Prudential Regulations for Greening the Financial System: Coping with Climate Disasters
Prudential financial regulators, central banks, and regulatory authorities have increasingly come to recognize that they have a role to play in dealing with climate change. This should not be surprising, considering the extent to which finance plays a role in the everyday life of any society. By the same token, small changes in financial regulation should be expected to have a large impact on financial flows and hence on the real economy. Again, this should not be surprising, since financial regulations are designed to have a large leverage effect.
In a new journal article published by the Latin American Journal of Central Banking, Daniel M. Schydlowsky, former Chief Financial Regulator of Peru (2011-2015), examines the prudential regulations for greening the financial system while coping with climate disasters.
There are technical reasons why it is appropriate for the financial regulators to have concern and responsibility for responding to issues of climate change. First, climate change involves a massive externality. Second, when a climate disaster is involved, there is an externality with acute effects. Third, it is well established that individual, decentralized decisions in the face of externalities are most likely to be suboptimal. Fourth, in response to the massiveness of climate change, an answer is needed that can permeate the whole economy. Finance permeates the economy, and therefore financial regulation is such a response. Fifth, the response needs to be actively managed. The financial regulators are equipped to do precisely that.
Early efforts to relate climate issues to finance and regulation centered around creating markets for carbon credits and green bonds. At a later stage, interest developed in understanding the consequences of climate change for the financial system, especially banks and insurance companies, by focusing on issues such as sequestered assets resulting from needed changes in the structure of production and, hence, in the mix of assets financed. In these instances, the concern has been to identify the effect of changes in the real economy on the financial sector, with a view to ensuring that the financial system continues to be safe and sound, which is a concern consistent with the core responsibility of financial regulators. Only more recently has interest developed about the potential for financial regulation to actively support (and perhaps sometimes lead) adaptation to the requirements of climate change. This involves inverting the causal relationship, moving from assessing the impact of climate change on the financial system to exploring how changes in financial regulation can be an instrument in facilitating the needed adaptation of the real economy to the requirements of climate change.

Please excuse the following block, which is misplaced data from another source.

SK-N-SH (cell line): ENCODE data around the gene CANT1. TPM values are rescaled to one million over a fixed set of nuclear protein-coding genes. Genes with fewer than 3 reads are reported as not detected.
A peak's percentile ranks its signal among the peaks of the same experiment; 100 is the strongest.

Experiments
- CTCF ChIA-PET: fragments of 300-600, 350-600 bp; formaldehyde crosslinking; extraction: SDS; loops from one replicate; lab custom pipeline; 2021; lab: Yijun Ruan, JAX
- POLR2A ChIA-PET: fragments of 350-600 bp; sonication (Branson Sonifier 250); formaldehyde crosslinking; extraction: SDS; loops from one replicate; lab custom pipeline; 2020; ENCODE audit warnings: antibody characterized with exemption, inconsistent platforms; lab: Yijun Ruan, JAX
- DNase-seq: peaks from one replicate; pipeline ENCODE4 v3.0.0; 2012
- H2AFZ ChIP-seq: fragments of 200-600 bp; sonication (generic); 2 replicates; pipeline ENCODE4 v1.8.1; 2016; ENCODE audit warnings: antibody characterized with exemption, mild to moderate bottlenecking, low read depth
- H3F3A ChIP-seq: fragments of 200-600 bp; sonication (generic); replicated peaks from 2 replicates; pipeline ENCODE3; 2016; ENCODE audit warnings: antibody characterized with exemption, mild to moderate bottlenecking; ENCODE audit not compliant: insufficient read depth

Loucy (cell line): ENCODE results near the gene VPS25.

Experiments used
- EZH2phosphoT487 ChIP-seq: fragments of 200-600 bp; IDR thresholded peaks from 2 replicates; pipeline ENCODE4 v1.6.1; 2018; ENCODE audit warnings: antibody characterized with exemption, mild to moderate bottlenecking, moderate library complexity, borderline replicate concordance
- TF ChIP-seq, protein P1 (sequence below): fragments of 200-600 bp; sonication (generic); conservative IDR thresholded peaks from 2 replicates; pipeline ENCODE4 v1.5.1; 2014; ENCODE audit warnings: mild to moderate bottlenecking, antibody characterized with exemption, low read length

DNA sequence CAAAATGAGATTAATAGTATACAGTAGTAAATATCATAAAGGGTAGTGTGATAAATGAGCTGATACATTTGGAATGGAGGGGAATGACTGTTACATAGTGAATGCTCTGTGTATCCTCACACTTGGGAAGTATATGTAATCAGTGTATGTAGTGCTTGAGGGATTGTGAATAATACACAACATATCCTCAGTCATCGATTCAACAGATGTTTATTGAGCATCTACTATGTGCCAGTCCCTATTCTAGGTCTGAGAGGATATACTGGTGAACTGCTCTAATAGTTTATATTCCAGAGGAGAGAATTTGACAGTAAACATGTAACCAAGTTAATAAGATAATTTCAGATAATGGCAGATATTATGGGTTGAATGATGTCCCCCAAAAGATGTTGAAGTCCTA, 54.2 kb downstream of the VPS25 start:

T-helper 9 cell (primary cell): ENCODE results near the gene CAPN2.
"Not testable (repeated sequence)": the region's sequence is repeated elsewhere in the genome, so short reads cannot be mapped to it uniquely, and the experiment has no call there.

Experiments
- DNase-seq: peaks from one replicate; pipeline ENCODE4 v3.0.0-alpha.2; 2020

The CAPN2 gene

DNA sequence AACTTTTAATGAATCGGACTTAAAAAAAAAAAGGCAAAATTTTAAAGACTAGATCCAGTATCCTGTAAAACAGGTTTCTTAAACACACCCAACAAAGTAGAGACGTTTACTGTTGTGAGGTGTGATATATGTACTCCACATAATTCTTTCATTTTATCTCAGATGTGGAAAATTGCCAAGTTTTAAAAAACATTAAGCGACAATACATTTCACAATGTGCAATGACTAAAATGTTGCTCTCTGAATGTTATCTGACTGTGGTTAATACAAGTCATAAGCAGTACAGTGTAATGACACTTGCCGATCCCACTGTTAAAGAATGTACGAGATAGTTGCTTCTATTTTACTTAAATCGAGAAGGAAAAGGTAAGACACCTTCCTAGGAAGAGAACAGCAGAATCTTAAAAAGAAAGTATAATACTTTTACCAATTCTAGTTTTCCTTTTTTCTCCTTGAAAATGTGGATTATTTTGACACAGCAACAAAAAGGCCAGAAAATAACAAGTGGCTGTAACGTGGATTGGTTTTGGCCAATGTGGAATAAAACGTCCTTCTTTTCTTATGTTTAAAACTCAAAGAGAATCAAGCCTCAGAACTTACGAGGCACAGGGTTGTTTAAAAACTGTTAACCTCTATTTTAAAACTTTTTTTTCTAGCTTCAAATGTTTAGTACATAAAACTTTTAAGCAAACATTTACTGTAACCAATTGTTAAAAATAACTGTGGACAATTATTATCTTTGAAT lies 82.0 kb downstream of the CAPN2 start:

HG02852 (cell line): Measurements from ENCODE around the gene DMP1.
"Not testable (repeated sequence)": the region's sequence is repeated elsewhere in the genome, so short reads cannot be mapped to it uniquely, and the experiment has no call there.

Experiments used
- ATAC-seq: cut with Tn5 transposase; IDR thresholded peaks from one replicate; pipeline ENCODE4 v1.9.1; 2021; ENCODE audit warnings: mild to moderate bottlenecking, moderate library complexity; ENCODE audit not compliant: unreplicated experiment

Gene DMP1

In the article, Schydlowsky identifies how prudential regulation can be recruited to improve how societies deal with climate disasters. Storms, tornados, tsunamis, floods and other climate-originated disasters have recently increased in frequency and severity. Policymakers, including financial prudential regulators, need to improve the manner in which they deal with the climate crisis. This paper, therefore, joins the most recent interest in exploring how financial regulation can play a useful role in addressing climate change concerns.
The first section of the paper summarizes the salient effects of climate disasters on the real economy; the second section addresses the immediate consequences of the former on the financial system. The next section provides a typology of potential policy responses on the part of financial regulators, concentrating on existing tools that can be applied to new objectives. Thereafter, the potential for turning adversity into opportunity is addressed. The following section presents policies specifically pertinent to climate disasters. The concluding section explains why prepositioning policy responses is key and that the tools for regulators are already available.Read the Journal Article